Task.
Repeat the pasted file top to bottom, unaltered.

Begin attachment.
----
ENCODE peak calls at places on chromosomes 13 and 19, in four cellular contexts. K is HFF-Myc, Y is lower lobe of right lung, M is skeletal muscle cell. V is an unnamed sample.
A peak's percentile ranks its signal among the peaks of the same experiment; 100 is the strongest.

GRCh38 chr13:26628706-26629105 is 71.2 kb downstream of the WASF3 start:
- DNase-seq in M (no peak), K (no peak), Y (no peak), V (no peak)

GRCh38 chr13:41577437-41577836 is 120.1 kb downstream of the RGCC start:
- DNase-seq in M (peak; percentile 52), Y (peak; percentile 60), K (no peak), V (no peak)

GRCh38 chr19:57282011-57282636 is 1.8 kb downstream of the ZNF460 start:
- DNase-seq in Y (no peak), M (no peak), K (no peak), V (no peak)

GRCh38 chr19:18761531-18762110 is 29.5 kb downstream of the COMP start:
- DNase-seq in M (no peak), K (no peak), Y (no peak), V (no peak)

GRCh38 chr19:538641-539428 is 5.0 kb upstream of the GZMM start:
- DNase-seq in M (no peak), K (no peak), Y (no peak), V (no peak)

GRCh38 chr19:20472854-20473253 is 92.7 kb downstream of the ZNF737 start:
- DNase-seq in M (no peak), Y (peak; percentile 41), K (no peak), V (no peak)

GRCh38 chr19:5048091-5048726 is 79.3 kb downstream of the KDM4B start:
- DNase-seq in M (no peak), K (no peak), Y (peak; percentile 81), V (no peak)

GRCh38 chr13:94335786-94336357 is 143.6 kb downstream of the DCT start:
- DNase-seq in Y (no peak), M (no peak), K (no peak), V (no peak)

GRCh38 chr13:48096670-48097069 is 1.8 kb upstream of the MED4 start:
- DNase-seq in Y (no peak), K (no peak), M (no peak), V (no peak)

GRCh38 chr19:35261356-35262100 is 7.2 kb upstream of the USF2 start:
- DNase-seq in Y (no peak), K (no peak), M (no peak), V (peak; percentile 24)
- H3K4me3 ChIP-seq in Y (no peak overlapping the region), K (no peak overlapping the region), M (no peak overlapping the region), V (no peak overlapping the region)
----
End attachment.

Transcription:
ENCODE peak calls at places on chromosomes 13 and 19, in four cellular contexts. K is HFF-Myc, Y is lower lobe of right lung, M is skeletal muscle cell. V is an unnamed sample.
A peak's percentile ranks its signal among the peaks of the same experiment; 100 is the strongest.

GRCh38 chr13:26628706-26629105 is 71.2 kb downstream of the WASF3 start:
- DNase-seq in M (no peak), K (no peak), Y (no peak), V (no peak)

GRCh38 chr13:41577437-41577836 is 120.1 kb downstream of the RGCC start:
- DNase-seq in M (peak; percentile 52), Y (peak; percentile 60), K (no peak), V (no peak)

GRCh38 chr19:57282011-57282636 is 1.8 kb downstream of the ZNF460 start:
- DNase-seq in Y (no peak), M (no peak), K (no peak), V (no peak)

GRCh38 chr19:18761531-18762110 is 29.5 kb downstream of the COMP start:
- DNase-seq in M (no peak), K (no peak), Y (no peak), V (no peak)

GRCh38 chr19:538641-539428 is 5.0 kb upstream of the GZMM start:
- DNase-seq in M (no peak), K (no peak), Y (no peak), V (no peak)

GRCh38 chr19:20472854-20473253 is 92.7 kb downstream of the ZNF737 start:
- DNase-seq in M (no peak), Y (peak; percentile 41), K (no peak), V (no peak)

GRCh38 chr19:5048091-5048726 is 79.3 kb downstream of the KDM4B start:
- DNase-seq in M (no peak), K (no peak), Y (peak; percentile 81), V (no peak)

GRCh38 chr13:94335786-94336357 is 143.6 kb downstream of the DCT start:
- DNase-seq in Y (no peak), M (no peak), K (no peak), V (no peak)

GRCh38 chr13:48096670-48097069 is 1.8 kb upstream of the MED4 start:
- DNase-seq in Y (no peak), K (no peak), M (no peak), V (no peak)

GRCh38 chr19:35261356-35262100 is 7.2 kb upstream of the USF2 start:
- DNase-seq in Y (no peak), K (no peak), M (no peak), V (peak; percentile 24)
- H3K4me3 ChIP-seq in Y (no peak overlapping the region), K (no peak overlapping the region), M (no peak overlapping the region), V (no peak overlapping the region)